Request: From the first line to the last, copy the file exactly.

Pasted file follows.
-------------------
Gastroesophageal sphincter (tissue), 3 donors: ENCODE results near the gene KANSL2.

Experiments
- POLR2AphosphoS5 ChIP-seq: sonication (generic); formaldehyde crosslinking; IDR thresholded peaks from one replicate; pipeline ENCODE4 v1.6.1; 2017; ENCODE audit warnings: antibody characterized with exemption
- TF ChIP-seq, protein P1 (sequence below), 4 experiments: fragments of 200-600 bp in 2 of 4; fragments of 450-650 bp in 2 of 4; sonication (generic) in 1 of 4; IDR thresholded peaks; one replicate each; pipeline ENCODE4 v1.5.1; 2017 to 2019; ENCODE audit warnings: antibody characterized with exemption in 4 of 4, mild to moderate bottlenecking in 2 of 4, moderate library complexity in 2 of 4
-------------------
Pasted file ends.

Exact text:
Gastroesophageal sphincter (tissue), 3 donors: ENCODE results near the gene KANSL2.

Experiments
- POLR2AphosphoS5 ChIP-seq: sonication (generic); formaldehyde crosslinking; IDR thresholded peaks from one replicate; pipeline ENCODE4 v1.6.1; 2017; ENCODE audit warnings: antibody characterized with exemption
- TF ChIP-seq, protein P1 (sequence below), 4 experiments: fragments of 200-600 bp in 2 of 4; fragments of 450-650 bp in 2 of 4; sonication (generic) in 1 of 4; IDR thresholded peaks; one replicate each; pipeline ENCODE4 v1.5.1; 2017 to 2019; ENCODE audit warnings: antibody characterized with exemption in 4 of 4, mild to moderate bottlenecking in 2 of 4, moderate library complexity in 2 of 4